Huckabee, Weiler, & Levengood, P.C.

Wyomissing Pennsylvania Legal Blog

What steps do you take to form a general partnership?

One of the first decisions you must make when starting a business in Pennsylvania is what your business structure will be. One of the most common options is a general partnership. This is a business with two or more owners who usually share equally in ownership rights. It is important to understand what you must do legally when forming your business, so you avoid any issues.

According to the Pennsylvania Department of State, the basis for forming this type of business structure is a contract. You do not have to file your contract with the state.  It does not even have to be in writing. However, having a written contract provides more protection than a verbal one because it serves as concrete proof should a disagreement or issue arise in the future. 

Survey: 63 percent of dads spend too little time with their kids

According to the Pew Research Center, dads are spending more time with their kids than they used to. Moms still handle more of the child care, but dads are catching up. Unfortunately, 63 percent of U.S. dads say they spend too little time with their children.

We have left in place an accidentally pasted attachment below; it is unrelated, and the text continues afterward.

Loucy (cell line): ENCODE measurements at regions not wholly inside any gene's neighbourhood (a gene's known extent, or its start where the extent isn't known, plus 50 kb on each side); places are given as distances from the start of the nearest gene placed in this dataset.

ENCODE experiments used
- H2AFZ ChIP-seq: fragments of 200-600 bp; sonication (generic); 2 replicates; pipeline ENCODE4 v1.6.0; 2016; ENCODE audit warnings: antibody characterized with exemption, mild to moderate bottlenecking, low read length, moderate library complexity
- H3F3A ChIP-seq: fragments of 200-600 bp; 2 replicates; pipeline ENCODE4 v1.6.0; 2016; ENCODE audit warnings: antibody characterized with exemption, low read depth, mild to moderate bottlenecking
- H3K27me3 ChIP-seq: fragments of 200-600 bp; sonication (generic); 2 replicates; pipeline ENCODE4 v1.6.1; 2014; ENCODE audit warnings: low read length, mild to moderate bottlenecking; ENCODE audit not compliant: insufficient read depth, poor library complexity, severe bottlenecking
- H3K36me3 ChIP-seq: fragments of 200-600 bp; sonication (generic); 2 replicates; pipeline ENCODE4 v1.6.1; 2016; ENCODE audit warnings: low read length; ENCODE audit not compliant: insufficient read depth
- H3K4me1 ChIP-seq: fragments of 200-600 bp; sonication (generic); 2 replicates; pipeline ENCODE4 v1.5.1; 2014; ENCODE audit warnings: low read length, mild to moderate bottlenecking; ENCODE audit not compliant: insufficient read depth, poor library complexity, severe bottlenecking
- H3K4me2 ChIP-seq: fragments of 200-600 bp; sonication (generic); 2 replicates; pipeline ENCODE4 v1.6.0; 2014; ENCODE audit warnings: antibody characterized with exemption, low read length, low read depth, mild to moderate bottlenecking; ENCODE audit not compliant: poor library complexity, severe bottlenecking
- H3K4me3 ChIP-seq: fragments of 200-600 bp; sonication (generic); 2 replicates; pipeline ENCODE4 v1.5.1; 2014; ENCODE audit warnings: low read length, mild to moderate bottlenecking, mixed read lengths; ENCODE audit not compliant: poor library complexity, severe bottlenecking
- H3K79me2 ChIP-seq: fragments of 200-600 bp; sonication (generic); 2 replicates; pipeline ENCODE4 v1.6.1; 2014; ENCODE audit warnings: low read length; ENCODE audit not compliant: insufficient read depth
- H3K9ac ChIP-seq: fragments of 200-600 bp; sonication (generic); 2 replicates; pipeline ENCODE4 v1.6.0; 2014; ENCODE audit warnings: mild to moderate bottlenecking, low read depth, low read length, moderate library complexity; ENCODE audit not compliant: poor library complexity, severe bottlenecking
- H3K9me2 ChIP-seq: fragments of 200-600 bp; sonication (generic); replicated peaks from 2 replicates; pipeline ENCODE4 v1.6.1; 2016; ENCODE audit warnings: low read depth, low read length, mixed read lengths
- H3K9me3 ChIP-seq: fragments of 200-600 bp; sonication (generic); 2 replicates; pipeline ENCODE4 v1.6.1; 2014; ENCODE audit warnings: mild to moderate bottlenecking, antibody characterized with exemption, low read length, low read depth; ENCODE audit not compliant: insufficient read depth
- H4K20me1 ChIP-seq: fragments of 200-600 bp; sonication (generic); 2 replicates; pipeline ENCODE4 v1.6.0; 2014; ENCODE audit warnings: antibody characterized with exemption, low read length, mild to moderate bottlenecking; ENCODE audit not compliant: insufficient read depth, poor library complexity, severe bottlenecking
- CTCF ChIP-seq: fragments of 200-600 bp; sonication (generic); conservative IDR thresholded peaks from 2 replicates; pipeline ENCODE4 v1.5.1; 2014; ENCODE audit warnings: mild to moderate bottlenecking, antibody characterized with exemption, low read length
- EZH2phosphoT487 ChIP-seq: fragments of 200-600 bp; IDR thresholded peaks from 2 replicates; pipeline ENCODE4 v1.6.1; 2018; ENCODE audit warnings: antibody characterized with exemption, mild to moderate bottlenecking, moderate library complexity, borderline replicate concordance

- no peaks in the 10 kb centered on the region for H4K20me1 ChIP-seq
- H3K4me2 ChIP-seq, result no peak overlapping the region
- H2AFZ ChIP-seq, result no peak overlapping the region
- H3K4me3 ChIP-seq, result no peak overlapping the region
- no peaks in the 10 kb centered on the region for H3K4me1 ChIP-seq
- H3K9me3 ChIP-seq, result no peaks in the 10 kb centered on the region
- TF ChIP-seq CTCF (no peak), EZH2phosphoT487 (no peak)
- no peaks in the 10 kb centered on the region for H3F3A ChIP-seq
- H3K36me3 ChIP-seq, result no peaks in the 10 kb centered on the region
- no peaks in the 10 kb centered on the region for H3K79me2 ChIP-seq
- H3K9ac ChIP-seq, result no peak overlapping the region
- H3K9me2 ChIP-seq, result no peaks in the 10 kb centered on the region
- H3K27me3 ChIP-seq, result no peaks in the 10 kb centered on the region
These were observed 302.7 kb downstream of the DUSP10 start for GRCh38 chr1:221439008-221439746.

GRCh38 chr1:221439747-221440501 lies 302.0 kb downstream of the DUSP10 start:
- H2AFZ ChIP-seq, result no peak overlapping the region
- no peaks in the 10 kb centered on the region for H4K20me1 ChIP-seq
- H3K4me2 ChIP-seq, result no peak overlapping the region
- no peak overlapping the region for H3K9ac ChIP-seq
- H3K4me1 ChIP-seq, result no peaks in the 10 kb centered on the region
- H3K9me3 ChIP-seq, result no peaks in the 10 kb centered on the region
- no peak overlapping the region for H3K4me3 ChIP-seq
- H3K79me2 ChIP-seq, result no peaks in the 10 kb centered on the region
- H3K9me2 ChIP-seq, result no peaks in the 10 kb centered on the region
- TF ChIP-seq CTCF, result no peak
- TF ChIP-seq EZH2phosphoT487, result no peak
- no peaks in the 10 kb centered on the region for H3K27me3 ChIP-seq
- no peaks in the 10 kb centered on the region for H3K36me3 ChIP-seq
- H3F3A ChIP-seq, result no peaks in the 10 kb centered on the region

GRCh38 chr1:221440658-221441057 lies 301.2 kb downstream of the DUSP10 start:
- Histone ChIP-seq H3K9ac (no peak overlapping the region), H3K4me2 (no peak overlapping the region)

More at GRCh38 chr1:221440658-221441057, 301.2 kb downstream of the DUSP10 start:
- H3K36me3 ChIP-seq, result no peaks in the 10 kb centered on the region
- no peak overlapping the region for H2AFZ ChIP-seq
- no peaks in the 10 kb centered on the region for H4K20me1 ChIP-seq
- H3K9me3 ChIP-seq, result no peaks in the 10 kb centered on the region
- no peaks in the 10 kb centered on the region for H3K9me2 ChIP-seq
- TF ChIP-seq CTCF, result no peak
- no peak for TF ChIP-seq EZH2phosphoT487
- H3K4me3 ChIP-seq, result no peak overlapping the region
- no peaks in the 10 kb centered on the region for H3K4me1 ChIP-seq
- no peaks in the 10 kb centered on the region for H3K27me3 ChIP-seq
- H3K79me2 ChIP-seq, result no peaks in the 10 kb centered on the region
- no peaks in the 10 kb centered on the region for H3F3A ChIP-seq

The same isn't true for moms. Only about 35 percent of mothers say they spend too little time with their kids, while 12 percent say they spend too much. The majority, or about 53 percent, said they spent about the right amount of time with their kids, compared to only 36 percent of fathers.

Can I use joint tenancy to pass my inheritance?

A common concern for many parents in Pennsylvania is that their children successfully inherit their assets. To this end, some residents of the Keystone State may decide to set up a joint tenancy account. While it is true that joint tenacy can pass a parent's assets to children, an article from Forbes explains that joint tenacy has some drawbacks that should be considered.

Anything set up in a joint tenancy arrangement is under the ownership of both parties. In the case of a parent and a child, both own the assets in the account. The child will “inherit” the account assets when the parent dies, though in reality the child has possessed ownership from the time the account is set up. The only thing that changes when the parent passes away is that the child is now the sole owner of the assets.

How to avoid common mistakes executors make

Serving as executor of an estate can be a weighty responsibility. Even smart, experienced people can make mistakes. Knowing some of the more common pitfalls in advance can help you avoid them as you navigate the process of administering the estate and dealing with probate.

A Pennsylvania executor's duties typically include filing the necessary paperwork with the court, inventorying the estate's assets, paying taxes, handling creditors and distributing assets according to the provisions in the will. Mistakes can cause conflicts among beneficiaries, may result in assets losing value and can open you up to legal liability.

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